It’s really kind of deftly done. I always had a sense of “What is Sue doing screwing around underwater when the solar system is under attack?” but couldn’t figure it out. A few pages into issue six (and yes, after she explains her plan), it all clicked and the clues made sense. It was a nice surprise and a wonderful plot twist. The FF actually miss out on that big final battle and have one last, though likely not final, battle with Doom. At the end of it, Franklin and Valeria are back and the Fantastic Four are the First Family once again.

The space battle features some awesome fight spreads, but is pretty much solved by Galactus showing up and telling everyone involved that Earth is off-limits, or else. It is not quite an anticlimax, as there is a definite and very good reason for it. If it were the ending to the A-story, it might suck, but it works here. I think that Davis knows that, too, because Thor remarks that it’s “baffling strange” that the Big G decided to help out the Earth. Nick Fury responds that it doesn’t matter, because now they’ve got a second chance.

And that’s it. That’s your layered dialogue for the evening. Earth has a second chance, but more importantly, the FF have a second chance. They can do things right this time and maintain those family ties.

Good stuff!

There’s a lot of other good fannish touches, too. Peter Parker (with goatee!) and Mary Jane’s kid has joined up with Hank Pym and Janet van Dyne (or is it Pym?)’s kids to become Spider-Kid! Beetle Boy! The Wasp! The Bug Squad! Pretty much everyone shows up in the Marvel U, save for the X-Men. Medusa is rocking the masked look again, Black Bolt gets to speak, and every cool FF villain ever appears. Not to mention Nick Fury and Contessa riding around in space on jetpacks with laser pistols. Annihlus gets his in the end, too. Cripes, Herbie shows up, Iron Man’s armor apparently has teeth (which makes him look sinister), and Spidey, Luke Cage, and DD get into a fight on an asteroid with the Shi’ar Imperial Guard. What more do you want?!

FF: The End is easily the best of the The End books Marvel has put out. It’s clear, concise, and has a happy ending. Davis’s dialogue is pretty sharp and, with Farmer on inks, the art is top notch. It’s kind of cool to read a Marvel story with a happy ending these days. It’s very much a NuMarvel tale (can we still say NuMarvel?), but with old school sensibilities.

Now if we could just do something about those flared collars…

And hey, other people liked it, too! Most notably Dave Campbell of Dave’s Long Box! He beat me to this post by a couple days, too. Even the homey Bahlactus is getting into it!

Here are those promised images. I put them here, out of context and probably out of order, so that they don’t completely ruin the story for you. They sure are pretty, man. Davis and Farmer and Kalisz on colors is a great combo.

avenge.jpg avenge02.jpg bugsquad.jpg devastating.jpg doom.jpg
foodfight.jpg namor.jpg spread.jpg strange.jpg fury.jpg

And, finally, let me end on the creepiest Iron Man picture ever. Sweet dreams!

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6 comments to “Fantastic Four: The End”

  1. I loved this mini from beginning to end, having enjoyed anything Davis touched in the past. Beyond the astoundingly good artwork, the optimistic ending was an absolute triumph over (1) the depressing precedent set by previous “End” stories and (2) the dank and dreary current Marvel universe.

    In addition to that, it was wonderful to realize that Davis (as the writer) is an honest-to-goodness fanboy extraordinaire, after pulling out characters from every nook and cranny of F.F. history and presenting them here in the context of a giant “family reunion” if you will. However, like he did in the “Nail” books, Davis pulled the whole thing together with a compelling story that elevated it beyond the “continuity travelogue” this kind of thing can easily become (Loeb and Lee’s “Hush” comes to mind as an example).

    The final pages were pure joy, as the reunited Four mingle with…well…pretty much the entire Marvel universe of characters, simultaneously recalling the closing minutes of Who Framed Roger Rabbit and It’s a Wonderful Life. And that doesn’t happen often in a comic book, let me tell you.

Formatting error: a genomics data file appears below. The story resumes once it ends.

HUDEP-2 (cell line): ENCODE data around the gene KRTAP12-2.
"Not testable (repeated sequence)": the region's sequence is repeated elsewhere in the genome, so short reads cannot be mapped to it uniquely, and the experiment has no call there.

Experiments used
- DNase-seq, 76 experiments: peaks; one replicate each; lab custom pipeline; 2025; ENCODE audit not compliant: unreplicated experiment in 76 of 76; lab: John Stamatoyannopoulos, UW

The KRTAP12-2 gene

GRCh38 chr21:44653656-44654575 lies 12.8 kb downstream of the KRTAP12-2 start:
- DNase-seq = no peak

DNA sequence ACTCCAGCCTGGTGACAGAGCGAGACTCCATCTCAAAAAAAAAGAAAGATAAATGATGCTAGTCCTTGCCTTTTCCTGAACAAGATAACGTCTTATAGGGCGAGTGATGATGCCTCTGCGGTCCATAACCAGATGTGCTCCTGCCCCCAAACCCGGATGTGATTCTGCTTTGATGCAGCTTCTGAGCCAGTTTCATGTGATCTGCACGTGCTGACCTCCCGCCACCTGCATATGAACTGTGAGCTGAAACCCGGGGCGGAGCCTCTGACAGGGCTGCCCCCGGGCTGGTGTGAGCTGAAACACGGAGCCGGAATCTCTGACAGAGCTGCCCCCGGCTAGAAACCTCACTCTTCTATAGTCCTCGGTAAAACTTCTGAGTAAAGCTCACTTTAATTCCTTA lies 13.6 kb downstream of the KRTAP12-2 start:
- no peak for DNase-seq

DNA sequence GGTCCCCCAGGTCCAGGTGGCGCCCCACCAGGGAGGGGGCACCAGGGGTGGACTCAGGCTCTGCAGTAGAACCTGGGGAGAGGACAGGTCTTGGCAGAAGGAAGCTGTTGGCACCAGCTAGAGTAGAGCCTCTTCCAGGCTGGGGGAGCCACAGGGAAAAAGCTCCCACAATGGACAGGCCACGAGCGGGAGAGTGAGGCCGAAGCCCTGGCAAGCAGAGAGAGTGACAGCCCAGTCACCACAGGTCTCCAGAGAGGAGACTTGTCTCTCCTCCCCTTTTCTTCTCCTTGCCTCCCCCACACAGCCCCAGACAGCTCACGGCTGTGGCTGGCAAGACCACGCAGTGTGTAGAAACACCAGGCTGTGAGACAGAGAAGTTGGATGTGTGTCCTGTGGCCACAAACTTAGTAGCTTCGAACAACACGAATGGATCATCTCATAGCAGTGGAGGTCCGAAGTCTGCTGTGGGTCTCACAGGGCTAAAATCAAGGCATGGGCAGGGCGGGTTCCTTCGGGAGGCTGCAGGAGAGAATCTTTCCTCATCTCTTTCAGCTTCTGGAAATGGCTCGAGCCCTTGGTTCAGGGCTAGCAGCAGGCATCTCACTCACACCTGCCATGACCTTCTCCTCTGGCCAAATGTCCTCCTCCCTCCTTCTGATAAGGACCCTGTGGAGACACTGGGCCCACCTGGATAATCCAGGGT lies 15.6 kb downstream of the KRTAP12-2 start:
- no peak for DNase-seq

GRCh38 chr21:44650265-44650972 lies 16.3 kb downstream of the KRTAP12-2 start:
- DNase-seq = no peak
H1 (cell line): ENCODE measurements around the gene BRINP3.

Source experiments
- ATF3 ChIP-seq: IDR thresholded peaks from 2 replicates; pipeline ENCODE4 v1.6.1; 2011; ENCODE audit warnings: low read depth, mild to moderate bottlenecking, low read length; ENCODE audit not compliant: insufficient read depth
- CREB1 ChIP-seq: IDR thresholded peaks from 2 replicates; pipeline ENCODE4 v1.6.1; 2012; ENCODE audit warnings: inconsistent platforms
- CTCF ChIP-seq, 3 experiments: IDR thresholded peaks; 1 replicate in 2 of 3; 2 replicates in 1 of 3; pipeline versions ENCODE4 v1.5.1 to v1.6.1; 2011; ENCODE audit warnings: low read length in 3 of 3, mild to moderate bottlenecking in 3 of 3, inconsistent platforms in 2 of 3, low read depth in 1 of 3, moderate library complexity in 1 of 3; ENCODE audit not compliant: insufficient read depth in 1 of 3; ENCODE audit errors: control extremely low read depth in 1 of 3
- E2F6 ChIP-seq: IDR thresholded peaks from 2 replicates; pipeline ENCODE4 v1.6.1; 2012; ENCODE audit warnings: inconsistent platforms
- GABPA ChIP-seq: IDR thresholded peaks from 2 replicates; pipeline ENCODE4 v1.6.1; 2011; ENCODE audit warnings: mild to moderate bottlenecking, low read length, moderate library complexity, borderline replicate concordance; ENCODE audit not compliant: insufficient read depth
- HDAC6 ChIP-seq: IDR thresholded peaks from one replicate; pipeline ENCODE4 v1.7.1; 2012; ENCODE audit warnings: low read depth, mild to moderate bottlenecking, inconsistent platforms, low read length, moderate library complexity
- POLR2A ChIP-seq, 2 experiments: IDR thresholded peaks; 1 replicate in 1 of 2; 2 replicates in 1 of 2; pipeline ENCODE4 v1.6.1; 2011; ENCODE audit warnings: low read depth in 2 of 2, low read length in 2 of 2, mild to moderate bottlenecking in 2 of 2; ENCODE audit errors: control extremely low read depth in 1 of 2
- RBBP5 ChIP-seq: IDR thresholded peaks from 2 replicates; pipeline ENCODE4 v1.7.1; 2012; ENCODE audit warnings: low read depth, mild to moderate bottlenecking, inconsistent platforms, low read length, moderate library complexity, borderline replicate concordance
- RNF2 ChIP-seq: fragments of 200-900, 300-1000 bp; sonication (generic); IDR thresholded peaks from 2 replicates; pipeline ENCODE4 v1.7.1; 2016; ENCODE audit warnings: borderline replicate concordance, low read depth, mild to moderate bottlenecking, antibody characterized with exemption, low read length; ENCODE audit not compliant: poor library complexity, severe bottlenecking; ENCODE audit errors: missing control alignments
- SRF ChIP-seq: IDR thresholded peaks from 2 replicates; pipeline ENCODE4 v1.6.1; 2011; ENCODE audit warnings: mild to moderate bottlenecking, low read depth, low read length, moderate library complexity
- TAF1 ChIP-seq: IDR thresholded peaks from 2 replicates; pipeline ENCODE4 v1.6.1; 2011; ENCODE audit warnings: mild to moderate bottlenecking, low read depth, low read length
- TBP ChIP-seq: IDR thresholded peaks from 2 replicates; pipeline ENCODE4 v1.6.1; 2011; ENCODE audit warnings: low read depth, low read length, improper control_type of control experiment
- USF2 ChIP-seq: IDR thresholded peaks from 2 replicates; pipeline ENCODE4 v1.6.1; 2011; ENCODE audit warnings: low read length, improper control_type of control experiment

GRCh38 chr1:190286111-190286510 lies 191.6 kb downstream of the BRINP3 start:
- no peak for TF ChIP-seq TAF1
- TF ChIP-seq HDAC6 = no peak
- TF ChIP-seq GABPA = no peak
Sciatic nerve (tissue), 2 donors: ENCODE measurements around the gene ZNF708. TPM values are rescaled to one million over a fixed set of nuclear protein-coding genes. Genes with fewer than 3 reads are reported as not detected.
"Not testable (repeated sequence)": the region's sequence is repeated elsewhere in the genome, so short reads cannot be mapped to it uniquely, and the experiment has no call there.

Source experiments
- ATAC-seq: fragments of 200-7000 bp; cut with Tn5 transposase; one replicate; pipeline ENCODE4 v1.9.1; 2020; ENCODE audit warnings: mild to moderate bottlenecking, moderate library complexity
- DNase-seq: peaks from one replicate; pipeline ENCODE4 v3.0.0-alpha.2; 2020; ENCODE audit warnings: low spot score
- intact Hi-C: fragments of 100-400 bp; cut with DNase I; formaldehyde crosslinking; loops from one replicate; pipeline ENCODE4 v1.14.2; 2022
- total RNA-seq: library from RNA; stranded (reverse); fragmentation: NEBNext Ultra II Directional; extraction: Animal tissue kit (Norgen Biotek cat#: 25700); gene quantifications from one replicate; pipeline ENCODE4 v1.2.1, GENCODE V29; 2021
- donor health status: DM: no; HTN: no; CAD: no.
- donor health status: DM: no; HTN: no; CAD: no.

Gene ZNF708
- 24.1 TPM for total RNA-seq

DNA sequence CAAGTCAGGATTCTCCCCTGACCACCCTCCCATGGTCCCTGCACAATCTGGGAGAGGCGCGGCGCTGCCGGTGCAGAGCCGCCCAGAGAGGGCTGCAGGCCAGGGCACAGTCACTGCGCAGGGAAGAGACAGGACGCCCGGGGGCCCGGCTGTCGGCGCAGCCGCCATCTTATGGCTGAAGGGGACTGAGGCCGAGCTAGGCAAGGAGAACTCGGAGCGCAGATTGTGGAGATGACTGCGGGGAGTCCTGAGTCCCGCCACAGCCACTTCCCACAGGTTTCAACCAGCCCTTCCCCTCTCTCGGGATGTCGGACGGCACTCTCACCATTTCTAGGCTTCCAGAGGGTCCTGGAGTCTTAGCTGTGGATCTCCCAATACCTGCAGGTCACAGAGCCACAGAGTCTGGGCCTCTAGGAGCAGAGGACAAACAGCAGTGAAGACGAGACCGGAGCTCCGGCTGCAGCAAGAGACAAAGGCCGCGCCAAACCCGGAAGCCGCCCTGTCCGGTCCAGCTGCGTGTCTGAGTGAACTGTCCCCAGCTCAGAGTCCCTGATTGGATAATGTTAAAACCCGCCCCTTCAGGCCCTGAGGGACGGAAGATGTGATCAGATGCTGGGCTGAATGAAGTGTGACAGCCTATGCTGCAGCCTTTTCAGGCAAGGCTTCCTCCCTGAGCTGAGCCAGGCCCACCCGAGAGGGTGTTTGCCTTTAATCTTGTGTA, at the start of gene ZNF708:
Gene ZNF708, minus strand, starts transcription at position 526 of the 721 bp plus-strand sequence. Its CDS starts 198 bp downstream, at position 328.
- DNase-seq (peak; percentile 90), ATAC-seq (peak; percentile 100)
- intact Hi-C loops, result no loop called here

With stuff this good, I didn’t blink an eye at the cover price. Here’s hoping Marvel gets Davis onto something else…quickly! He truly is one of the treasures of the comics biz.


    PS: That last shot of Galactus? Pure gold

  2. Oh, I just realized why there aren’t any X-Men in FF: The End. They’re all dead? There’s an offhand remark in FFTE 02 about “the demise of the mutant breed.”

    But yeah, Davis is a thinking man fan. I loved seeing Dum Dum and Contessa, Silver Surfer lounging on his board, and Sue telling Namor that she’s married. The Namor/Sue/Reed triangle has been sour for me ever since those two got hitched. There’s just so many little character bits, even in body language. Medusa putting a lock of hair around Black Bolt, rather than an arm, for example.

    I think Davis’s next gig is the return of Clandestine, which I must admit I’ve never read. After this, though, I’m all over it.

  3. Alan’s been a good writer for longer than he’s been a good artist. He originally looked for work in comics as a writer because he didn’t consider his art up to par. Most of the stuff he does now is both writing and pencilling.

    You’re in for a real treat with ClanDestine. That’s all his baby.

  4. It was a really fun trip. Alan Davis can do no wrong in my eyes. It was a cool story that was masterfully drawn and was by no means cynical or depressing. I like to see my heroes get everything they deserve once in a while.

  5. Right now I’m halfway through Earth X and I took a break to finish off this miniseries. The contrast makes a huge difference. You compare the Reed Richards stuff, Dr. Strange/Clea stuff, Hulk/Banner stuff, etc. and it’s like day and night.

    Plus, after all those What If issues I forced myself through, I’ve sort of grown attached to the Watcher. It’s nice to see him go from “Shut the fuck up, X-51. You’re out of your element,” to, “Galactus, what’s a matta wit you?”

    Really. Try to imagine him saying that while doing the Italian hand gesture.

    That last page is seriously great. Not only do we see a little conflict from two characters I would love to see become rivals in normal continuity, but it suggests a rather sweet team-up I would also enjoy.

  6. […] big on family in comics. This should be old hat by this point, honestly. I love seeing it done well and have an irrational hatred of it being done poorly. I have straight […]